Lots of reading and talking about sustainability and the Circular Economy. It’s time to start moving the first steps; so take a break, mute your phone and get ready. We are going to explore some useful tools that help to review your actual business model by accelerating the journey towards circularity and sustainability.
Whatever the business you are in, whatever the kind of products or services your company creates or sells, whatever what you think about Circular Economy, if you did not walk the first steps already in that direction, now it’s the time to revise the way you and your company are making money through the lens of sustainability.
Every company in the upcoming years needs to be in a sustainable business, under the penalty of constantly losing market share and competitiveness
However, transforming the business in such a sense is definitely not trivial and requires energies and dedicated resources (time and money); well, fortunately we are not starting from a blank page.
There are already available some great tools that can be used for articulate a strategy in that direction, which are the focus of this article:
- Sustainable Loops
- Sustainability SWOT Analysis
- Sustainable Business Model Canvas
We like to think to this first tool more as a thinking framework than a real tool, which can be used in initial stages when brainstorming on sustainability applied to new or existing businesses.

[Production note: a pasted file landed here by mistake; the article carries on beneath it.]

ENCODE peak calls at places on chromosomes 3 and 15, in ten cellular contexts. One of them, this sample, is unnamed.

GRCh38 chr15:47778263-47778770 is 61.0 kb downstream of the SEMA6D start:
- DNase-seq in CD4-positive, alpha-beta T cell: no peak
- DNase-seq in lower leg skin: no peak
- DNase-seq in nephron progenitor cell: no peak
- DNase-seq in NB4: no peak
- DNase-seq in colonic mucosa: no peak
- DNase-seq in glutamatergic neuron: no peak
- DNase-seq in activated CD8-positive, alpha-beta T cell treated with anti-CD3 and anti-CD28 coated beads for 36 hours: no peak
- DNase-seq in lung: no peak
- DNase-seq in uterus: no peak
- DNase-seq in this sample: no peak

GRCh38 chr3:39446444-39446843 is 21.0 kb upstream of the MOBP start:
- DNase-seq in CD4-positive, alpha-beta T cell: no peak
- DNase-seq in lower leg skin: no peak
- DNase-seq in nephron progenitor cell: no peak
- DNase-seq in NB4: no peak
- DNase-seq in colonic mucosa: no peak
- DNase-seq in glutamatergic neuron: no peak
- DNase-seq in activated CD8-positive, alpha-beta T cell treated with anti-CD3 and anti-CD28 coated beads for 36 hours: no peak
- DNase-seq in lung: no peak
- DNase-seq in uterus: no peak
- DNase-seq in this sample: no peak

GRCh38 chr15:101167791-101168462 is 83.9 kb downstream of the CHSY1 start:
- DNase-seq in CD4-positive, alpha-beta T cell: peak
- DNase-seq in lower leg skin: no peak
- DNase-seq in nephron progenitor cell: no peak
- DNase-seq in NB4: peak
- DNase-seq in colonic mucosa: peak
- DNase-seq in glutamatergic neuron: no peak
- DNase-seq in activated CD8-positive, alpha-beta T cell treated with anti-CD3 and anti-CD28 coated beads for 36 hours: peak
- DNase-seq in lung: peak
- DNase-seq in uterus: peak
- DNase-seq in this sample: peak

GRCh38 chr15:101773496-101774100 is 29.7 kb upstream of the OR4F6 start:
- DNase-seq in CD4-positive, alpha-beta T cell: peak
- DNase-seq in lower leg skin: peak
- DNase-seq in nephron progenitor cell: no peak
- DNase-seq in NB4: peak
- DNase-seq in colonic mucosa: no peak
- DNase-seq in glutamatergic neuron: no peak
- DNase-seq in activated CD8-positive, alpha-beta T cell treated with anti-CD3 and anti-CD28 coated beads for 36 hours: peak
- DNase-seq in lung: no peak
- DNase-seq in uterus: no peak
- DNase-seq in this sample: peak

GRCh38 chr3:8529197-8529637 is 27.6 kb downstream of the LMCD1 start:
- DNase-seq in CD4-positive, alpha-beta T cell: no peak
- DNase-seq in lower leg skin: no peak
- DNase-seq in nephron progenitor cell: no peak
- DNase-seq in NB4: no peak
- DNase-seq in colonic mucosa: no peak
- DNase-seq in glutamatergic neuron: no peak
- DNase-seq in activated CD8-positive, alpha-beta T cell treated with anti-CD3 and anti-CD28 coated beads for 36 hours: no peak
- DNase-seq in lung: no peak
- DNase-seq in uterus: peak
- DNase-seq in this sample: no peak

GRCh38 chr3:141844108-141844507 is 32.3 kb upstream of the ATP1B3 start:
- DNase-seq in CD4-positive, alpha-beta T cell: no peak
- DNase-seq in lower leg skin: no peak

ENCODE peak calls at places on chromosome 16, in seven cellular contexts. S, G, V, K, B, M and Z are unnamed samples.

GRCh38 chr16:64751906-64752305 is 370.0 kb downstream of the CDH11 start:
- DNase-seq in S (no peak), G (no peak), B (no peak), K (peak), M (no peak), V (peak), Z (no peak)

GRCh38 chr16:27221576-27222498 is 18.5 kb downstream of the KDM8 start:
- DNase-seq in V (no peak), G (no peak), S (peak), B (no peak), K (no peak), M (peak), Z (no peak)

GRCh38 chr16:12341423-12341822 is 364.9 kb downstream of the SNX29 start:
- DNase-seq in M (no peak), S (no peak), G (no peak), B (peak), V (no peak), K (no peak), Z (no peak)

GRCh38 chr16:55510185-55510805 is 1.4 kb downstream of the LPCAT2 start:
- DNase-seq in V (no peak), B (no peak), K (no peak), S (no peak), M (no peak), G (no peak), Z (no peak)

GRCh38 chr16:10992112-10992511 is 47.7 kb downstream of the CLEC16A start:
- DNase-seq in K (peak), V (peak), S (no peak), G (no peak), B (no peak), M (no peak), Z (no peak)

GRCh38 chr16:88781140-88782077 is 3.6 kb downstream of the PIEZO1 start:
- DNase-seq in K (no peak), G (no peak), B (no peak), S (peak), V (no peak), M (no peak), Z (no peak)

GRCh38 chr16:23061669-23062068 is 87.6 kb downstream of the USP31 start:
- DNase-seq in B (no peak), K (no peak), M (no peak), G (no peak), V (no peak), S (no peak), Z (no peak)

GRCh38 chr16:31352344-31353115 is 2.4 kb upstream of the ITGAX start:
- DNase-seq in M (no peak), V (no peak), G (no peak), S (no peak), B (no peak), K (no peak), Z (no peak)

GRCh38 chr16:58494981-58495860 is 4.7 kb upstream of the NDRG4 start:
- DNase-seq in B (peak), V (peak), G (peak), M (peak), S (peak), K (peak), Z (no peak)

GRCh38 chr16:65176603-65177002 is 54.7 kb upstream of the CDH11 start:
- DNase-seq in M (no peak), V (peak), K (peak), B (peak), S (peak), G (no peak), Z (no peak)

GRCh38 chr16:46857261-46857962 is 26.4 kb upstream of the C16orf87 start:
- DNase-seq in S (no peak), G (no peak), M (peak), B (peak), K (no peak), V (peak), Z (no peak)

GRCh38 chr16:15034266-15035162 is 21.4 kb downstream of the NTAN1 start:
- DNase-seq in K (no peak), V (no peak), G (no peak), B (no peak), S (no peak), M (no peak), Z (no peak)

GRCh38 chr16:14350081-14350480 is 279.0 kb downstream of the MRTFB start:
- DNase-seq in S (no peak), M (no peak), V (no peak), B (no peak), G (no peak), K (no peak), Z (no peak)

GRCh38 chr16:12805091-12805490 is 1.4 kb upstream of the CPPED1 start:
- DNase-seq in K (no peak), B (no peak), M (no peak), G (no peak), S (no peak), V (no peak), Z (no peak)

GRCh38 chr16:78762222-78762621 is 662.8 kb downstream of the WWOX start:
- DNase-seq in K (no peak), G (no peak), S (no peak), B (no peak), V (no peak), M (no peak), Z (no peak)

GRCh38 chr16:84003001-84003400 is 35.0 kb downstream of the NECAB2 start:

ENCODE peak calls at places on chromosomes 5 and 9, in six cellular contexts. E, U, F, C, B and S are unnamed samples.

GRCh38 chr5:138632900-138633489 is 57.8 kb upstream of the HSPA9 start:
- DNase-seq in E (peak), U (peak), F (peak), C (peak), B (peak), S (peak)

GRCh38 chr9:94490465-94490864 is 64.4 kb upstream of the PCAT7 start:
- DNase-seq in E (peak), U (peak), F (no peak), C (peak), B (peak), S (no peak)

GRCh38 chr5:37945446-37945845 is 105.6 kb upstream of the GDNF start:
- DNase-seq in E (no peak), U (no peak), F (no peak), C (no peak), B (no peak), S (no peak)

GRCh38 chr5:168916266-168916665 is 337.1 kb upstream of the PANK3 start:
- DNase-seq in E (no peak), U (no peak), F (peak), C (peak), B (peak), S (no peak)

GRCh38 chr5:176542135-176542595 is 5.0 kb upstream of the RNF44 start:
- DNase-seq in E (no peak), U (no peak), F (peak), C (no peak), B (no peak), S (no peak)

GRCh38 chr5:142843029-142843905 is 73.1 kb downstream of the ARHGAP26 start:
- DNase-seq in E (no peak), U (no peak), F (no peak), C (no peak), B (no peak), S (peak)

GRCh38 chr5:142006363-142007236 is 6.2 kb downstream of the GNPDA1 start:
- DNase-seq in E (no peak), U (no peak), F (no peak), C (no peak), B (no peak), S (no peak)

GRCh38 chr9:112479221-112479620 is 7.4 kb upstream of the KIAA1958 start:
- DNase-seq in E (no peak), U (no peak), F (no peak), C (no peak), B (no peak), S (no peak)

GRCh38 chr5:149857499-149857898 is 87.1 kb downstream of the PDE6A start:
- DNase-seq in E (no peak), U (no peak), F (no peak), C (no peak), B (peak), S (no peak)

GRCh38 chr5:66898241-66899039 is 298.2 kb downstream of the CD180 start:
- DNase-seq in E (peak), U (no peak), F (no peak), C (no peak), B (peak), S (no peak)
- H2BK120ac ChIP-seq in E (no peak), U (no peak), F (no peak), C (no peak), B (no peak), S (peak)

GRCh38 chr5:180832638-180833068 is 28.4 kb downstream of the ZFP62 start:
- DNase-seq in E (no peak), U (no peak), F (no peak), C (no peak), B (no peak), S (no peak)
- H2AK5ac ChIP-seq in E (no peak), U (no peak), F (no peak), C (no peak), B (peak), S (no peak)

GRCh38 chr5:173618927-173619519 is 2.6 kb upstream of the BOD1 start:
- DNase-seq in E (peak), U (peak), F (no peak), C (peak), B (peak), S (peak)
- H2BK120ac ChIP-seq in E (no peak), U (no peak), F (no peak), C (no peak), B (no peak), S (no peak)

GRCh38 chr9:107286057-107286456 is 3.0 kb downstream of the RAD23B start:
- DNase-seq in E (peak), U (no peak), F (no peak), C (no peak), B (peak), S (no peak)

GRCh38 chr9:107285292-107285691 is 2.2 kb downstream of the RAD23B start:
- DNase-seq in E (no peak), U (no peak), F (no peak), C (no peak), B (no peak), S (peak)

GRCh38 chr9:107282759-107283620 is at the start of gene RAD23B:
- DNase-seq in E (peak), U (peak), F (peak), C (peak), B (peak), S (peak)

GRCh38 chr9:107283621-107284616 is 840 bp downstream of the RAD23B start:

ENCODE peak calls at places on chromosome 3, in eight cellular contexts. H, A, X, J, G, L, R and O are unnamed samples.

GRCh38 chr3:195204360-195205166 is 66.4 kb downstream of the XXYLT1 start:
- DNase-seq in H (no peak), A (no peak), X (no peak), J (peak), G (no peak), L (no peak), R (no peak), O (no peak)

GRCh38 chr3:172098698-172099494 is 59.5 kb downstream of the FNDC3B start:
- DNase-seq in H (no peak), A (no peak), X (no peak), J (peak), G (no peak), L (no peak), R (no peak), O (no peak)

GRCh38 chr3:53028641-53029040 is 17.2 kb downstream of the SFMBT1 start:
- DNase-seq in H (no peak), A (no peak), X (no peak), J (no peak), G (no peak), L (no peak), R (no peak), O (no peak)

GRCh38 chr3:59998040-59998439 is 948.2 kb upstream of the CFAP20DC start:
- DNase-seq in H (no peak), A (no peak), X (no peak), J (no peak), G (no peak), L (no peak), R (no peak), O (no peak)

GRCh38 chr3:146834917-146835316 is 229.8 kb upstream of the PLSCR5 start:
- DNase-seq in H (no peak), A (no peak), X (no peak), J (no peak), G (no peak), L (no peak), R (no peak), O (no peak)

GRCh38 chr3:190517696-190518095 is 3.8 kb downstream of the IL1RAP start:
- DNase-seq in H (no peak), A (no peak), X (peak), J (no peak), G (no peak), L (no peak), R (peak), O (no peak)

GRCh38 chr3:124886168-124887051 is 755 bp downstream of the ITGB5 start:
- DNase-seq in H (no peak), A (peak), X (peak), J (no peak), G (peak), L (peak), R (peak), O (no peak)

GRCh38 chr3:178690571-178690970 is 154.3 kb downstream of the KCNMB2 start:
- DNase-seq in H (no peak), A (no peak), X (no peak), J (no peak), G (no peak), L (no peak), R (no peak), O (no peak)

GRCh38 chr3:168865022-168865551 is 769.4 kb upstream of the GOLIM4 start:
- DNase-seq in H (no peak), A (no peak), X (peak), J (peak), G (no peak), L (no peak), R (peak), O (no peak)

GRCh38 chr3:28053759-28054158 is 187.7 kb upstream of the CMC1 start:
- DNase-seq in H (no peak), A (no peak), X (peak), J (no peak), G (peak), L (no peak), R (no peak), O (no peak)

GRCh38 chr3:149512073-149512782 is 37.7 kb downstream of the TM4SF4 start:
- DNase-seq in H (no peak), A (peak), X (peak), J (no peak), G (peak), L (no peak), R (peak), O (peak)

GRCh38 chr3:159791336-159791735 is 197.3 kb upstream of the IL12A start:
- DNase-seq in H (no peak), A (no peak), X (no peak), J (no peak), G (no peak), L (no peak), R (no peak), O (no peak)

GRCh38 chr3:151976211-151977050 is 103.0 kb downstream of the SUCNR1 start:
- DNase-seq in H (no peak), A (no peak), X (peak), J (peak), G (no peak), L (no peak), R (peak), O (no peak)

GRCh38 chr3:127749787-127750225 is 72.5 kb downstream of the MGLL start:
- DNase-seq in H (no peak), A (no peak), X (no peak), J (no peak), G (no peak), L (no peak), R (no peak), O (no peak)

In literature, these loops are defined as:
- “Slowing Loops“is about prolonged use and reuse of goods over time, through design of long life goods and product life extension;
- “Closing Loops” is about reuse of materials through recycling
- “Narrowing Loops” is about reducing resource use associated with the product and production process
For each loop, current business model needs to be assessed and possibile alternatives must be thought according to underlying sustainable logic and meaning.
Slowing loops means to ideate long-life products and to design for product-life extension; products must be thought to last as much as possible so that they consume less energy and resources, while increasing profitability. Really?! How this can be possible?
To some companies, the ones that are still very much entrenched in the Linear Economy models, this may sound strongly counter-intuitive:
“If today I design my products to last more, I will sell less of them tomorrow, and consequently my revenues will decrease over time as well, isn’t it?”
Actually, companies should start selling Sustainable Products with attached dedicated services such as support and maintenance, refurbishment or re-manufacturing or, completely changing their underlying business logic by embracing PSS (Product-Service-System) or SaaP (Service as a Product) approaches (e.g., selling not only wash machines, but also washing hours – i.e. the service of washing clothes without having customers owning a machine).